You don’t have to have children to take advantage of Mother’s Day in Zambia. The country now uses the term to refer to a law that allows women the day off when the symptoms of menstruation become too painful. In effect for a year, the law’s consequences are sparking debate about women in the workplace and how to create a gender-sensitive work environment.
In China, women in Ningxia province are allowed to take two days off for period pain, and a company in the UK encourages women to build their work schedule around their menstrual cycle, but Zambia is ahead of many nations with the new law. It’s part of the country’s efforts to make the national labor market friendlier to women. The laws included 12 weeks paid maternity leave for employees who have been with a company at least two years. The new provisions allowed all women to stay away one day a month, without explanation and without eating into allotted vacation time.
Many women, however, are still divided on the issue:
“It helps me to manage my physiological needs (and) I think it’s very important that I always endorse it,” Shupe Luchembe, a 36-year-old mother of three and civil servant told AFP.
“You can take whatever painkillers but end up in bed the whole day,” Ndekela Mazimba, who works in public relations and welcomes the law, told the BBC. Mazimba’s boss Justin Mukosa agrees: “Productivity is not only about the person being in the office. It should basically hinge on the output of that person.”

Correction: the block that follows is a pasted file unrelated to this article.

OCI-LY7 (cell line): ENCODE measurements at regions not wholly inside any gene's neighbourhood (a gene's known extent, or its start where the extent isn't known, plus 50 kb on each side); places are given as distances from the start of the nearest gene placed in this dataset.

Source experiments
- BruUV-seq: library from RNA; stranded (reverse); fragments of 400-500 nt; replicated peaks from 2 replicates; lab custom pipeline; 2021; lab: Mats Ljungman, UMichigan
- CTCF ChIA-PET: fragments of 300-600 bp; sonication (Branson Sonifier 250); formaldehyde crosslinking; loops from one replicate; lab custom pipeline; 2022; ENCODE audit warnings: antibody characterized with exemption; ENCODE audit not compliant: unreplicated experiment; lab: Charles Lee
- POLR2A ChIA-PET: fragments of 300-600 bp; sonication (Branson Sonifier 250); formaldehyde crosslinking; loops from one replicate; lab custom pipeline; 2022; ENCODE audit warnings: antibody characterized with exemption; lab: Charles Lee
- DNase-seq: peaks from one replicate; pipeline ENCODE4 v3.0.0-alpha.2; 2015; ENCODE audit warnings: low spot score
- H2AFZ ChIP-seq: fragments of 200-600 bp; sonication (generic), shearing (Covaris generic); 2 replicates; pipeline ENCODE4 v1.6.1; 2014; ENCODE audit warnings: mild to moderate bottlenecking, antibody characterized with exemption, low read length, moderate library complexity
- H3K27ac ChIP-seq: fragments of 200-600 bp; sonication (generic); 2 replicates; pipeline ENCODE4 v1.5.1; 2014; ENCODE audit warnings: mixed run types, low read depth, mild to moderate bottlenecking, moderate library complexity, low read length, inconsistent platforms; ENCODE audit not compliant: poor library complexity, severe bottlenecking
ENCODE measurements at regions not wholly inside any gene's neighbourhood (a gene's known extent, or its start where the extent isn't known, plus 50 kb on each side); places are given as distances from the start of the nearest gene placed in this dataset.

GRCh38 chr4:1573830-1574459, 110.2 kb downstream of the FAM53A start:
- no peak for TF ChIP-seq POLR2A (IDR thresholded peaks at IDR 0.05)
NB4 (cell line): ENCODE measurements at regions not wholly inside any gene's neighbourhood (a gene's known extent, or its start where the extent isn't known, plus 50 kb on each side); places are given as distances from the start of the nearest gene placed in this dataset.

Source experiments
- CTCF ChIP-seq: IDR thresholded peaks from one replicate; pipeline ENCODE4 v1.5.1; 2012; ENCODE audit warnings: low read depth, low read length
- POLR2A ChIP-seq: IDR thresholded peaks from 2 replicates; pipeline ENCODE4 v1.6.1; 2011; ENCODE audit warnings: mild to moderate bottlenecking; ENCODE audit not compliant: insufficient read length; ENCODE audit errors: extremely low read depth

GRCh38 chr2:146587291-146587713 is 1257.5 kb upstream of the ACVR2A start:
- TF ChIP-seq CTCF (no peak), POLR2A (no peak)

“I think women take advantage of that, especially that there’s no way of proving that you are on your menses or not,” said Mutinta Musokotwane-Chikopela, a working mother of three who thinks Zambians have too many holidays already.
“Imagine a company that has a number of employees and six or seven take Mother’s Day on the same day. What will happen to productivity?” asked Harrington Chibanda, head of the Zambia Federation of Employers. Women found taking advantage of the law have been fired, according to the labor minister.
The disagreement is bringing gender issues into the public conversation. Despite this progressive law and efforts like the establishment of a ministry of gender, and a push for more women in government, there are lingering challenges like high rates of domestic violence and child marriage.